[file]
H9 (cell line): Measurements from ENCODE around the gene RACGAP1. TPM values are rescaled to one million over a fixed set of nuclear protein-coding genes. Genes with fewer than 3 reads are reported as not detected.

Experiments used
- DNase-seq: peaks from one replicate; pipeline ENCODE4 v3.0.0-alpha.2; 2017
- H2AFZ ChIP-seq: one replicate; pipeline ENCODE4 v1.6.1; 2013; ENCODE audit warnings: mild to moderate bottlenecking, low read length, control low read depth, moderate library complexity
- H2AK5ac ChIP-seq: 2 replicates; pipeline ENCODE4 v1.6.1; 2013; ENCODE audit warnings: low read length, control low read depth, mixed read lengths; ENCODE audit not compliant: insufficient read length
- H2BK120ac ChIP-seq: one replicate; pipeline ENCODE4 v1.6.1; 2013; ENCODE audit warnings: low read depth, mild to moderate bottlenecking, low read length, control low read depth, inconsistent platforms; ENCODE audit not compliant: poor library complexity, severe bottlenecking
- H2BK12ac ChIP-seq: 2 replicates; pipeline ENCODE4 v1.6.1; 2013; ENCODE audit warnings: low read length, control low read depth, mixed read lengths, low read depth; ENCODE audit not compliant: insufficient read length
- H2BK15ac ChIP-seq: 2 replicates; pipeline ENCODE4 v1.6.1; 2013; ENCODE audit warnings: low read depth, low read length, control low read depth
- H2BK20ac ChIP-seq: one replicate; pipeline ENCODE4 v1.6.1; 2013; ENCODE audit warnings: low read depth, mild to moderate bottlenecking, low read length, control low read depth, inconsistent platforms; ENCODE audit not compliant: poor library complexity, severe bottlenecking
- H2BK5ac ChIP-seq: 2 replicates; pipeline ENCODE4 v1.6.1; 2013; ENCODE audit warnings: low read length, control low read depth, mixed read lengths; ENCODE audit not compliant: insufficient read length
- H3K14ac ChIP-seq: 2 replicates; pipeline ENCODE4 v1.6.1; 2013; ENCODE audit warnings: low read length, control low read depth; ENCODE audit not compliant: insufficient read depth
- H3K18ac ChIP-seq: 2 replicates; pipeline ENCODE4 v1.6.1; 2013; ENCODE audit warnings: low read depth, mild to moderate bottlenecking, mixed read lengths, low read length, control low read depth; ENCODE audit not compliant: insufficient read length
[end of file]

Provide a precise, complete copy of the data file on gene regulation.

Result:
H9 (cell line): Measurements from ENCODE around the gene RACGAP1. TPM values are rescaled to one million over a fixed set of nuclear protein-coding genes. Genes with fewer than 3 reads are reported as not detected.

Experiments used
- DNase-seq: peaks from one replicate; pipeline ENCODE4 v3.0.0-alpha.2; 2017
- H2AFZ ChIP-seq: one replicate; pipeline ENCODE4 v1.6.1; 2013; ENCODE audit warnings: mild to moderate bottlenecking, low read length, control low read depth, moderate library complexity
- H2AK5ac ChIP-seq: 2 replicates; pipeline ENCODE4 v1.6.1; 2013; ENCODE audit warnings: low read length, control low read depth, mixed read lengths; ENCODE audit not compliant: insufficient read length
- H2BK120ac ChIP-seq: one replicate; pipeline ENCODE4 v1.6.1; 2013; ENCODE audit warnings: low read depth, mild to moderate bottlenecking, low read length, control low read depth, inconsistent platforms; ENCODE audit not compliant: poor library complexity, severe bottlenecking
- H2BK12ac ChIP-seq: 2 replicates; pipeline ENCODE4 v1.6.1; 2013; ENCODE audit warnings: low read length, control low read depth, mixed read lengths, low read depth; ENCODE audit not compliant: insufficient read length
- H2BK15ac ChIP-seq: 2 replicates; pipeline ENCODE4 v1.6.1; 2013; ENCODE audit warnings: low read depth, low read length, control low read depth
- H2BK20ac ChIP-seq: one replicate; pipeline ENCODE4 v1.6.1; 2013; ENCODE audit warnings: low read depth, mild to moderate bottlenecking, low read length, control low read depth, inconsistent platforms; ENCODE audit not compliant: poor library complexity, severe bottlenecking
- H2BK5ac ChIP-seq: 2 replicates; pipeline ENCODE4 v1.6.1; 2013; ENCODE audit warnings: low read length, control low read depth, mixed read lengths; ENCODE audit not compliant: insufficient read length
- H3K14ac ChIP-seq: 2 replicates; pipeline ENCODE4 v1.6.1; 2013; ENCODE audit warnings: low read length, control low read depth; ENCODE audit not compliant: insufficient read depth
- H3K18ac ChIP-seq: 2 replicates; pipeline ENCODE4 v1.6.1; 2013; ENCODE audit warnings: low read depth, mild to moderate bottlenecking, mixed read lengths, low read length, control low read depth; ENCODE audit not compliant: insufficient read length